Αναζήτηση Εικόνες Χάρτες Play YouTube Ειδήσεις Gmail Drive Περισσότερα »
Είσοδος
 Βιβλία Βιβλία
Therefore all the angles of the figure, together with four right angles, are equal to twice as many right angles as the figure has sides.
Elements of Geometry: Containing the First Six Books of Euclid, with Two ... - Σελίδα 33
των John Playfair - 1795 - 400 σελίδες
Πλήρης προβολή - Σχετικά με αυτό το βιβλίο

## Examination papers, and division lists, &c. [afterw.] General certificate of ...

Oxford univ, local exams - 1880
...a circle, and by a straight line placed in a circle. 2. All the interior angles of any rectilineal figure, together with four right angles, are equal to twice as many right angles as the figure has sides. 3. If the square described on one side of a triangle be equal to the squares described on the...

## Nature, Τόμος 21

Sir Norman Lockyer - 1880
...the flat angle we may take Theorem XXVI. of the syllabus, that the interior angles of any polygon, together with four right angles, are equal to twice as many right angles as the figure has sides. In the new notation we would say that the sum of the interior angles of the polygon is equal...

## Elements of Geometry, Conic Sections, and Plane Trigonometry

Elias Loomis - 1880 - 443 σελίδες
...is the complement of the other. PROPOSITION XXVIII. THEOREM. All the interior angles of a polygon, together with four right angles, are equal to twice as many right angles as the figure IMS sides. Let ABCDE be any polygon ; then all its interior angles A, B, C, D, E, together with four...

## The practical surveyor

...four right angles or three hundred and sixty degrees. 3. All the interior angles of any rectilineal figure, together with four right angles, are equal to twice as many right angles as the figure has sides. Although further systems of proof could easily be quoted, I consider the foregoing quite sufficient...

## Guide to preliminary army examination

John Gibson - 1881
...greater side, or has the greater side opposite to it. 3. All the interior angles of any rectilineal figure, together with four right angles, are equal to twice as many right angles as the figure has sides. 4. Describe a parallelogram that shall be equal to a given triangle BCD, and have one of its...

## Practical Geometry for Second Grade Art-pupils and Private Schools

Thomas Newton Andrews - 1881 - 160 σελίδες
...— In Euclid, Book I., Prop, xxxi11., it is proved that "All the interior angles of any rectilineal figure, together with four right angles, are equal to twice as many right angles as the figure has sides." If we have to describe a pentagon on the base AB, we must first calculate the angles at the...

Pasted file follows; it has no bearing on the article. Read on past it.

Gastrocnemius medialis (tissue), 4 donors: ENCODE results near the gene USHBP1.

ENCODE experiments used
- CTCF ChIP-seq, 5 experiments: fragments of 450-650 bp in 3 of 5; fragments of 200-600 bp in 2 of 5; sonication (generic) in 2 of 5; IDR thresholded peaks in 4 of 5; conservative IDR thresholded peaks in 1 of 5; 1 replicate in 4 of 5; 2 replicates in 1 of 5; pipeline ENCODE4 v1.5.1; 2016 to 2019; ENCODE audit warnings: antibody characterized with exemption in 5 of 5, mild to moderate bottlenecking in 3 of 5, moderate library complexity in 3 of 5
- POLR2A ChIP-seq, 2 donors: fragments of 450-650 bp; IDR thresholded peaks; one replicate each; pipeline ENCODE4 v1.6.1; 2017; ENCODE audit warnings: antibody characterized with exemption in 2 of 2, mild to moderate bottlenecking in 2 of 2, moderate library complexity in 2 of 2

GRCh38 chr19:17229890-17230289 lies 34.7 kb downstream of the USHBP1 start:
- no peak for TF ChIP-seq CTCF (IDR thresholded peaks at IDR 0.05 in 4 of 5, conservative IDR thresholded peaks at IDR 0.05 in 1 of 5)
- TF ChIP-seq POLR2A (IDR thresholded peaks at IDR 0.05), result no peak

## The papers set at the professional preliminary examination

College of preceptors - 1882
...for the demonstration of which this one is referred to. 5. All the interior angles of any rectilineal figure, together with four right angles, are equal to twice as many right angles as the figure has sides. 6. The opposite sides and angles of a parallelogram are equal ; and the diameter bisects the...

## The Cambridge Examiner

1882
...also equal, the triangles must be equal in every respect. 4 All the interior angles of any rectilineal figure together with four right angles, are equal to twice as many right angles as the figure has sides. 5. Equal triangles upon equal bases in the same straight line and towards the same parts are...

## The Competitor, Τόμοι 1-2

1882
...In corollaries to the same proposition it is shown that all the internal angles of any rectilineal figure, together with four right angles, are equal to twice as many right angles as the figure has sides ; also, that all the external angles of any rectilineal figure formed by producing the sides...

## Gibson's London matriculation guide, by J. Gibson [and others].

1882
...triangle are equal to two right angles; and that all the interior angles of any rectilineal n'gure, together with four right angles, are equal to twice as many right angles as the figure has sides. 3. If the square described upon one of the sides of a triangle is equal to the squares described...